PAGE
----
fs64 - cached-worm file server, dump
] ... [
is a cached-worm file server that runs
as a user-mode program and can
maintain file systems created by
the original Plan 9 file server
that had its own kernel and operated
a standalone system with disks and
optical-disc jukebox attached.
which could only accept 9P connections over IL/IPv4 on Ethernets
(or over Datakit and Cyclones, long ago),
accepts 9P connections over any network medium and protocol
that it can announce on,
by default TCP (over IPv4 or IPv6).
Given suitable 9P clients,
one could even run 9P over
implements a 16K file system block size
and 32-bit disk addresses,
in order to be compatible with some existing file systems, notably
These parameters can be changed by recompilation.
places its server 9P connection in
and its command pipe in
is the service name.
other than the default
use a newer, faster, and incompatible cache-device layout.
To convert an old file system’s cache to the new layout,
dump the file system, note the last superblock number,
the file system, and start
enter the file server’s configuration mode
before starting normal operation.
name of the file server’s configuration.
Post file descriptor zero in
and read and write protocol messages on file descriptor one.
contains a simple device name
and a replacement per line.
The device name is in the usual
The replacement can be the name of an existing file
will not grow)
or another such device name.
For example, the file
would map accesses to device
to existing file
and accesses to device
if no file named
The file server normally requires all users except
to provide authentication tickets on each
This can be disabled using the
configuration command (see
The group numbered 9999, normally called
on the file server. Any user belonging to that group has
attenuated access privileges. Specifically, when checking such
a user’s access to files, the file’s permission bits are first ANDed
with 0770 for normal files or 0771 for directories. The effect is
to deny world access permissions to
when walking directories.
is always allowed to attach to
without authentication but has minimal permissions.
maintains three file systems
on a combination of disks and
write-once-read-many (WORM) magneto-optical disks.
is a simple disk-based file system not backed by worm.
is a worm-based file system with a disk-based
The disk cache holds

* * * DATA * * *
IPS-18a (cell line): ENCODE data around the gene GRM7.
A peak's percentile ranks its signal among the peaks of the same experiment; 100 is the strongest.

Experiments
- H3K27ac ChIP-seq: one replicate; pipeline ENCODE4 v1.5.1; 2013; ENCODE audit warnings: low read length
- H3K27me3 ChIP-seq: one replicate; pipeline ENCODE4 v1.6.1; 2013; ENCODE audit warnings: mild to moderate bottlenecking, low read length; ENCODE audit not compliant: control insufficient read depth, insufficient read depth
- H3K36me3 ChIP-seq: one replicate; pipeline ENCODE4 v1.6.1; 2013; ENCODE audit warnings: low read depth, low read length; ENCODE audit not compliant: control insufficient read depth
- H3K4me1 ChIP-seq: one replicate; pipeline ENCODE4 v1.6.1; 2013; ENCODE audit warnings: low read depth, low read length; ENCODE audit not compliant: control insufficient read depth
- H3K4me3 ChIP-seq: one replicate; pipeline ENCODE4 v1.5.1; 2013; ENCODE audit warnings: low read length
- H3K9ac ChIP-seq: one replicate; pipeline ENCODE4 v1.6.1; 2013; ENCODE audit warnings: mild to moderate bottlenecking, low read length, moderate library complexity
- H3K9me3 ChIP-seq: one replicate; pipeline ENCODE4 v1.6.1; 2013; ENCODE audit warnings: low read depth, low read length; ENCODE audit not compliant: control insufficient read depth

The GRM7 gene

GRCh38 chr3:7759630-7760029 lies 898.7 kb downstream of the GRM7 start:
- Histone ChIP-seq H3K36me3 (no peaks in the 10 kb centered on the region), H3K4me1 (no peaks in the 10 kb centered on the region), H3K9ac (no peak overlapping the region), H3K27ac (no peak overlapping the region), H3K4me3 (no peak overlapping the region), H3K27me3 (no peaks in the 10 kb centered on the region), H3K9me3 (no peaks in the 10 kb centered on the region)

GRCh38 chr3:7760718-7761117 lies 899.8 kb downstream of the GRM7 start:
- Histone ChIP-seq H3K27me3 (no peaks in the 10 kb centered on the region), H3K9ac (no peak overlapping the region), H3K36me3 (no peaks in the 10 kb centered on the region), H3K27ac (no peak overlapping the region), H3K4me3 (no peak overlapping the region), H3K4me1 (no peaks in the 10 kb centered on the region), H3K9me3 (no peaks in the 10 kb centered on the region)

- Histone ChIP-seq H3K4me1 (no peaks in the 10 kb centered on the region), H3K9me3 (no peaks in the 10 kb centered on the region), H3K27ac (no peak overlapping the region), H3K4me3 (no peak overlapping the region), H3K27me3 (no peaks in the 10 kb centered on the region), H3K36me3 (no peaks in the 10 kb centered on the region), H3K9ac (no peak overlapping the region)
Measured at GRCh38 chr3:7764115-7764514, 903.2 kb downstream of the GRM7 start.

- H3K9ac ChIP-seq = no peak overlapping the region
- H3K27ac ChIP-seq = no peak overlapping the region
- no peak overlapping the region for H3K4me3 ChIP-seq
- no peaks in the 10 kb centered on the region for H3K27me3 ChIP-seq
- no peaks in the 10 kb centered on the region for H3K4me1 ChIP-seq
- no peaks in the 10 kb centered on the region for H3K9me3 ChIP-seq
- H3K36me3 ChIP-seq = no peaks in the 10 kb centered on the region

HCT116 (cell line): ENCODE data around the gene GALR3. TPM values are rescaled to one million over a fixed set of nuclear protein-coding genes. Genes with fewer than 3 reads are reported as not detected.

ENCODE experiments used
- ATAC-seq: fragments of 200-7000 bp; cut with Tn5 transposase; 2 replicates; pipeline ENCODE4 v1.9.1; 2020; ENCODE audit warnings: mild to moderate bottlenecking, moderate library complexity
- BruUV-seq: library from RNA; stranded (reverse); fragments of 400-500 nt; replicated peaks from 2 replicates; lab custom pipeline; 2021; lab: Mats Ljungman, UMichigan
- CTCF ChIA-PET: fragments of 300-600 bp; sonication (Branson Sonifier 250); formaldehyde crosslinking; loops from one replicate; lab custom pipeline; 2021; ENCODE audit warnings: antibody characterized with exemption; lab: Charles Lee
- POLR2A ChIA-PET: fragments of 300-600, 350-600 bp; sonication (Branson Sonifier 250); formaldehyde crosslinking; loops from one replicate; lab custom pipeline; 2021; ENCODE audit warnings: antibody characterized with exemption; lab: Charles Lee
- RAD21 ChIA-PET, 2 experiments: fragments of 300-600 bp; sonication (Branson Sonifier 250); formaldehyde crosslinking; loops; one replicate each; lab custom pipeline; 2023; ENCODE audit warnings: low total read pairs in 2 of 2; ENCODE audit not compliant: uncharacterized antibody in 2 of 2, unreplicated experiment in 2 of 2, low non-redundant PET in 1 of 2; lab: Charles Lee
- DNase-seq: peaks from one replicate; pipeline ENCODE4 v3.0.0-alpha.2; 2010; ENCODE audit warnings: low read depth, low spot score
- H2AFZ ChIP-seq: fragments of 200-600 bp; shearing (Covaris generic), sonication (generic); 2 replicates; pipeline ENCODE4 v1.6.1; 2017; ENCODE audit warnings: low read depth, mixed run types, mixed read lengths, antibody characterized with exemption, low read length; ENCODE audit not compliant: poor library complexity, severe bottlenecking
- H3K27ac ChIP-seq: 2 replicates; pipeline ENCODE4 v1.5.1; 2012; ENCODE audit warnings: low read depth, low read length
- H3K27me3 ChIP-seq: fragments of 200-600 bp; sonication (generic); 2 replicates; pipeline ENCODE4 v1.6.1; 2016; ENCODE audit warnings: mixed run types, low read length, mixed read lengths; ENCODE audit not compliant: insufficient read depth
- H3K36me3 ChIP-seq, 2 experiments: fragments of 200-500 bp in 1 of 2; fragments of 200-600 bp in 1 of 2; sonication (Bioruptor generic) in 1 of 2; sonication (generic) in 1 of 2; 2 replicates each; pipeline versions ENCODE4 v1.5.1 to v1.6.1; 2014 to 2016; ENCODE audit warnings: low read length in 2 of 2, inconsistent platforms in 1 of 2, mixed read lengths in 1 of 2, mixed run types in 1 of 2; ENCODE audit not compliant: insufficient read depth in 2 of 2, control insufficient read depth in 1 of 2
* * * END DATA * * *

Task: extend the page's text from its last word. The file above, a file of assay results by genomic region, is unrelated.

modified worm blocks
to overcome the write-once property of the worm.
The cache also holds recently accessed
non-modified blocks to
speed up the effective access time of the worm.
(usually daily at 5AM) the modified blocks in the
disk cache are
At this time,
traffic to the file system is halted and the
modified blocks are relabeled to the unwritten
portion of the worm.
After the dump,
the file system traffic is continued and
the relabeled blocks are copied to the worm by
a background process.
Each time the main file system is dumped,
its root is appended to a subdirectory of the dump file system.
Since the dump file system is not mirrored with a disk
it is read-only.
The name of the newly added root is created from the date
of the dump:
is the full year,
is the month number,
is the day number and
is a sequence number if more than
one dump is done in a day.
For the first dump,
For the subsequent dumps
is 1, 2, 3, etc.
unhandled troff command .sp
The root of the main file system
that is frozen on the first dump
of March 1, 1992
will be named
in the dump file system.
Changes from fs
IP configuration is ignored and the underlying system’s is used.
commands have been omitted since they (or equivalents) can now be
executed directly on the underlying CPU server,
Files can be used directly as wren devices by giving
a file name rooted at
or using double or single quotes. Such a file name
can be appended to the
device instead of specifying
for IDE disks and
for Marvell SATA disks are not supported; use
to map wren devices to appropriate names under
The file server kernel seems to have scanned PCI buses
in reverse order from the other Plan 9 kernels,
so systems with multiple SCSI cards may find controller
can be used to compensate for this if you don’t want to change
The file server kernel’s
field in NVRAM was overloaded in recent times to hold a
key for the CPU hostowner.
runs on a CPU kernel,
the location of its configuration block must be supplied on the command line.
Disk labels are now implemented for
At the first access of a side,
will attempt to read the label and verify that it has the correct side
number and byte order; if either is wrong, it will issue a warning.
If the label cannot be read,
will attempt to write a new label.
The original file server reserved the rest of the machines RAM for
io buffers. Where
running under the Plan 9 kernel reserves a settable percentage
of the remaining user pages. The percentage is read from the
which when not set is assumed to be 25% (default).
Place the root of the
file system on
and show the modified times of the MIPS C compiler
over all dumps in February, 1992:
ls -l /n/dump/1992/02??/mips/bin/vc
To get only one line of output for each version of the compiler:
ls -lp /n/dump/1992/02??/mips/bin/vc | uniq
“A Cached WORM File System”,
Software – Practice and Experience,
“The 64-bit Standalone Plan 9 File Server”
For the moment,
the file server serves both the old (9P1) and new (9P2000) versions of 9P,
deciding which to serve by sniffing the first packet on each connection.
File system block size and disk address size (32- or 64-bit) are fixed
at compilation time, and this is not easily changed.